Although technologies like Plug and Play now automate the installation of the Windows networking components in most cases, you may sometimes find yourself installing a client or a protocol manually. The process of installing a protocol module on a Windows 2000 Professional system is described next. The procedure is virtually identical in Windows 95, Windows 98, and Windows Me. Windows NT uses a slightly different user interface, but the networking architecture usesessentially the same components.
Figure 4.5 The Local Area Connection Properties dialog box lists all of the networking components installed on the system
The only networking component that you do not install from the Network And Dial-Up Connections dialog box is the network interface adapter driver,because this module is associated with the network interface adapter in the system. To install a network interface adapter driver manually, use the Add/Remove Hardware tool found in Control Panel.
When Microsoft first introduced its own network operating systems (Windows for Workgroups and Windows NT) in 1993, Novell NetWare ruled the local area networking industry. To successfully compete with Novell, Microsoft knew that its operating systems had to be able to access NetWare resources, but early attempts to have Novell supply a NetWare client for the Windows operating systems failed. As a result, Microsoft developed the NetWare clients for Windows, and Novell subsequently released clients of their own, which shipped with NetWare. Both have continued to update their software, and even today, you can choose between the Microsoft client for NetWare that ships with Windows or Novell's client, which you can download from their Web site.
The NetWare clients from Microsoft provided in the Windows operating systems fit into the same networking architecture as the client for Microsoft networking. To access NetWare resources in Windows 2000 Professional, you must installthe Client Service for NetWare (CSNW) and the NWLink IPX/SPX/NetBIOS Compatible Transport Protocol modules using the same procedure describedearlier in this lesson in the section entitled "Installing Windows Networking Components." In Windows 95, Windows 98, or Windows Me, the names of the modules are slightly different; you must install the Client for NetWare Networks and the IPX/SPX-compatible protocol.
The CSNW module is a second redirector that you can use along with—or instead of—the Microsoft networking client. When an application requests access to a network resource, the system determines whether the request is for a Windows or NetWare file and sends it to the appropriate redirector. The NWLink protocol module is a reverse-engineered version of Novell's IPX protocols. In most cases, Windows systems use the IPX protocols only to access NetWare servers. The NetWare redirector is connected to the NWLink protocol module, and the Microsoft redirector uses TCP/IP or NetBEUI. Both protocols' modules are then connected to the same network interface adapter driver, as shown in Figure 4.6.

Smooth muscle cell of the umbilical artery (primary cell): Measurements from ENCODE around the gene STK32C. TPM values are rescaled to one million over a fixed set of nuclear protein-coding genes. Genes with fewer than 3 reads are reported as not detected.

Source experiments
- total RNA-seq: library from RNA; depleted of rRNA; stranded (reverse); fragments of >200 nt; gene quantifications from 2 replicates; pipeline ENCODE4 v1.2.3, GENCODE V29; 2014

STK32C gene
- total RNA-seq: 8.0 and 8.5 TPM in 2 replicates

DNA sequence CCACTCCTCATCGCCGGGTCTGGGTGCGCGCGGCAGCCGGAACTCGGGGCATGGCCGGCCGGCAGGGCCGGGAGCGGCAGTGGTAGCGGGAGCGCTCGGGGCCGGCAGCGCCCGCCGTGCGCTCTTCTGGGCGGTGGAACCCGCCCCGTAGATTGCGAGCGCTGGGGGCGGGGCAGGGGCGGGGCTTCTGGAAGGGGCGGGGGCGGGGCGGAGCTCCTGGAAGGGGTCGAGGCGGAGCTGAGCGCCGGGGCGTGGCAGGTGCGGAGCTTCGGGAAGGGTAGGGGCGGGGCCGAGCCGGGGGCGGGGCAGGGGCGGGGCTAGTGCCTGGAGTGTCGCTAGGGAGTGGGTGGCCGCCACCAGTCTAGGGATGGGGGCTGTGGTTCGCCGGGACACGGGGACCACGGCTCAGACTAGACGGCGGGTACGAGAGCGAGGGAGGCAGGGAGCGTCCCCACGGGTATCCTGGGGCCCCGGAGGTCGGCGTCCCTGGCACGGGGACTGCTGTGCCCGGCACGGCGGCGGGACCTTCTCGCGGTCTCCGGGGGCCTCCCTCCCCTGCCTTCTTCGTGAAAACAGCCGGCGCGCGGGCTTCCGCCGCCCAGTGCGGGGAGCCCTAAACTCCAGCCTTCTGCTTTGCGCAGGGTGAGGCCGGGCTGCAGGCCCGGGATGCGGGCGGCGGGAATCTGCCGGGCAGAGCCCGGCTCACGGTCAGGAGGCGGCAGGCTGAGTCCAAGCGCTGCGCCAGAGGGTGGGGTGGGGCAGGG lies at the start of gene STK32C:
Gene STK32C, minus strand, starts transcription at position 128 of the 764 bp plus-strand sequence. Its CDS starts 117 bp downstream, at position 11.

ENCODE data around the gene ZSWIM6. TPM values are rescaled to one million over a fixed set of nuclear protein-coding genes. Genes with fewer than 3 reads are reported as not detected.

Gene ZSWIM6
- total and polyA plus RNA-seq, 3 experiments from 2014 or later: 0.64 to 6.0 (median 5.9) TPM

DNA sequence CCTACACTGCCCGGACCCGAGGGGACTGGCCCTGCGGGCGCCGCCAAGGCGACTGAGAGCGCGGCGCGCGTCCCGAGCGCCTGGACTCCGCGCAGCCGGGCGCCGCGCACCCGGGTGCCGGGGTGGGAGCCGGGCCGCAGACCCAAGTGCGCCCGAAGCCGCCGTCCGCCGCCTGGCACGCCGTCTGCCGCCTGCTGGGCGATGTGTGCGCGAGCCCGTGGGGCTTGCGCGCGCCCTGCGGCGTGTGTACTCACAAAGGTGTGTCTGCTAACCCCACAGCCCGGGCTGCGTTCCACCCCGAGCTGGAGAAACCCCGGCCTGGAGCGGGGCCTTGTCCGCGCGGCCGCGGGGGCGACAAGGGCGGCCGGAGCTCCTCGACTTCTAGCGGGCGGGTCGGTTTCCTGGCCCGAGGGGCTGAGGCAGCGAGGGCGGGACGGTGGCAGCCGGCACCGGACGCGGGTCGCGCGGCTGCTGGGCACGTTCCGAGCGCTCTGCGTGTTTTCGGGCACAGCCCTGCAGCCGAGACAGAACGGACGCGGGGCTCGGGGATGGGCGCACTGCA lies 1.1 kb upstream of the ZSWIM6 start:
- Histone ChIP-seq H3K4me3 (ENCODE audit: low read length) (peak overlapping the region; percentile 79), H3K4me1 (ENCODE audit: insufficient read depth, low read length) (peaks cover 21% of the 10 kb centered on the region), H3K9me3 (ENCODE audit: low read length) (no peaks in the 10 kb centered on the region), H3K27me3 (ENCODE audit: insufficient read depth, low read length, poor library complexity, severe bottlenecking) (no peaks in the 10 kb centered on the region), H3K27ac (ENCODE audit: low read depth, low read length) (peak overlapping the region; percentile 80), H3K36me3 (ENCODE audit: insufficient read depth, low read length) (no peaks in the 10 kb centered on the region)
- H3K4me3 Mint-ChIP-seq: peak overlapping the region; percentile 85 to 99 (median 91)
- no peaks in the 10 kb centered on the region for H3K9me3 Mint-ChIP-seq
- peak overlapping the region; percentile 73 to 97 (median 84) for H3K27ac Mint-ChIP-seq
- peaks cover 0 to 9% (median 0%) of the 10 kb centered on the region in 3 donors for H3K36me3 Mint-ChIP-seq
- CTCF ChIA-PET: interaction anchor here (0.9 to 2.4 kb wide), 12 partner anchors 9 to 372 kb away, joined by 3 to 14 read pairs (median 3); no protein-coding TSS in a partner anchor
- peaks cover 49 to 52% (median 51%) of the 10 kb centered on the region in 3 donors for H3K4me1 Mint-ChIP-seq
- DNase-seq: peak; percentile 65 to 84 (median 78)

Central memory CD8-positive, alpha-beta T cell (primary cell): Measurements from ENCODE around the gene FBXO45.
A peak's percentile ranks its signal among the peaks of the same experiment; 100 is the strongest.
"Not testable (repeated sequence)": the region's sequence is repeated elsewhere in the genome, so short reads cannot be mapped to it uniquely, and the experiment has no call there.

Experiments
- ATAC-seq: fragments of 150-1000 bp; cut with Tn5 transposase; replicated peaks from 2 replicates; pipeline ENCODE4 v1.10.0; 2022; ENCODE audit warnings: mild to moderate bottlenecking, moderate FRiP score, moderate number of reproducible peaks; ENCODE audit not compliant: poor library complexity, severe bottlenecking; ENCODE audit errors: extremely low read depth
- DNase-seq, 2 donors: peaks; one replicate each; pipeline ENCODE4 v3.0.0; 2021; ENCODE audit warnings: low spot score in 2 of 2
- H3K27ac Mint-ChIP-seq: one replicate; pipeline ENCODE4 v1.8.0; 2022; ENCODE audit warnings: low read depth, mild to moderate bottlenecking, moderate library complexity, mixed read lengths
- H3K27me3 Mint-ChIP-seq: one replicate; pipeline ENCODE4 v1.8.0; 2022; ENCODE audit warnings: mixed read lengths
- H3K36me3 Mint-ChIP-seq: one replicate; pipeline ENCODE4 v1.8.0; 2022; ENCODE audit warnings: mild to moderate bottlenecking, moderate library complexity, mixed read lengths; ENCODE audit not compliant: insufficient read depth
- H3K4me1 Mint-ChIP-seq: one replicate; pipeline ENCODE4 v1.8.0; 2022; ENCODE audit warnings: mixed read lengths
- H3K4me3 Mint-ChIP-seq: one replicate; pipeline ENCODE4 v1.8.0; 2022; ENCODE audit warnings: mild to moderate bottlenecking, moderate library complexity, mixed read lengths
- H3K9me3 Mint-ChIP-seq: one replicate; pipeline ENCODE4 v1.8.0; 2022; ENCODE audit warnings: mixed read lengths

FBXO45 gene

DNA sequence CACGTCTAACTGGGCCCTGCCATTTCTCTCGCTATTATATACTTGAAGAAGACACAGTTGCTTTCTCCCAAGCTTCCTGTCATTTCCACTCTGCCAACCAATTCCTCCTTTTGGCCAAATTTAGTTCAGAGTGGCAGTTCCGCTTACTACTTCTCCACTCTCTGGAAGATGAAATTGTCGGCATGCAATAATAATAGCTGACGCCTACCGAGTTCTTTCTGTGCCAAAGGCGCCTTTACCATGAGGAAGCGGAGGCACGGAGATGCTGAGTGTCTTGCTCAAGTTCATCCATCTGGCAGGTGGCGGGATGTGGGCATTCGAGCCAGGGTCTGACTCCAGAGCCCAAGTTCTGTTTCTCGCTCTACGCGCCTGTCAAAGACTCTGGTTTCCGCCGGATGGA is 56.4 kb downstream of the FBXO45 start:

Figure 4.6 Microsoft's NetWare client functions as a second redirector within the Windows networking architecture, using its own version of the IPX protocols
The CSNW included with Windows 2000 Professional and Windows NT Workstation provides basic NetWare connectivity, but Windows 2000 Server and Windows NT Server include the Gateway Service for NetWare (GSNW), which expands this functionality. In addition to providing client access to NetWare servers, GSNW also enables Windows systems without an installed NetWare client to access NetWare resources. Once you'veinstalled GSNW, the service's client capabilities enable it to connect to NetWare servers. You can then configure GSNW to share those NetWare resources using the system's Microsoft networking capabilities. When a Windows client accesses the share on the Windows NT or Windows 2000 server, the server accesses the files on the NetWare server and relays them to the client.
Novell continues to maintain its own client software packages for NetWare, which you can use instead of the ones included with the Windows operating systems. The Microsoft and Novell clients both provide the same basic functionality, such as access to NetWare volumes and printers and to NDS, but Novell's clients also provide additional capabilities that are helpful to administrators and power users.
The primary difference between the Microsoft and Novell clients is that the Novell clients include the NetWare Administrator application, which is the tool that administrators use to create and maintain objects in the NDS database. This is a critical part of NetWare administration, and it's the main reason for using Novell clients instead of Microsoft clients. Apart from including NetWare Administrator, Novell clients provide additional file management functions and utilities accessible from shortcut menus and the system tray, but they also tend to be noticeably slower than Microsoft clients.